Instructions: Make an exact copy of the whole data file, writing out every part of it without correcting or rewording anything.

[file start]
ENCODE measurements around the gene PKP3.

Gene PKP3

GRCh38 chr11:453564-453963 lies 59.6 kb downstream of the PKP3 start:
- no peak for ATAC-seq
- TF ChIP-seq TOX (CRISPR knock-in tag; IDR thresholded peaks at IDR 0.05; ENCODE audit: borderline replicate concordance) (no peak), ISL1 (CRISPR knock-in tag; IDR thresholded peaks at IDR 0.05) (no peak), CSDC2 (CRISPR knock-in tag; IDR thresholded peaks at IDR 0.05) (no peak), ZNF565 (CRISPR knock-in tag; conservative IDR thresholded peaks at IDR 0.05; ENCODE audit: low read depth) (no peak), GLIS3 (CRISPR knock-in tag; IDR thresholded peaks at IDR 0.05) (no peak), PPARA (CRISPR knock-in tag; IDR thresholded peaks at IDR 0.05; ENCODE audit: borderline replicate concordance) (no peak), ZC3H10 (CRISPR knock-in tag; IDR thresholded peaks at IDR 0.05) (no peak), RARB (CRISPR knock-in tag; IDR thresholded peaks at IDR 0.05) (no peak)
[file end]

ENCODE measurements around the gene PKP3.

Gene PKP3

GRCh38 chr11:453564-453963 lies 59.6 kb downstream of the PKP3 start:
- no peak for ATAC-seq
- TF ChIP-seq TOX (CRISPR knock-in tag; IDR thresholded peaks at IDR 0.05; ENCODE audit: borderline replicate concordance) (no peak), ISL1 (CRISPR knock-in tag; IDR thresholded peaks at IDR 0.05) (no peak), CSDC2 (CRISPR knock-in tag; IDR thresholded peaks at IDR 0.05) (no peak), ZNF565 (CRISPR knock-in tag; conservative IDR thresholded peaks at IDR 0.05; ENCODE audit: low read depth) (no peak), GLIS3 (CRISPR knock-in tag; IDR thresholded peaks at IDR 0.05) (no peak), PPARA (CRISPR knock-in tag; IDR thresholded peaks at IDR 0.05; ENCODE audit: borderline replicate concordance) (no peak), ZC3H10 (CRISPR knock-in tag; IDR thresholded peaks at IDR 0.05) (no peak), RARB (CRISPR knock-in tag; IDR thresholded peaks at IDR 0.05) (no peak)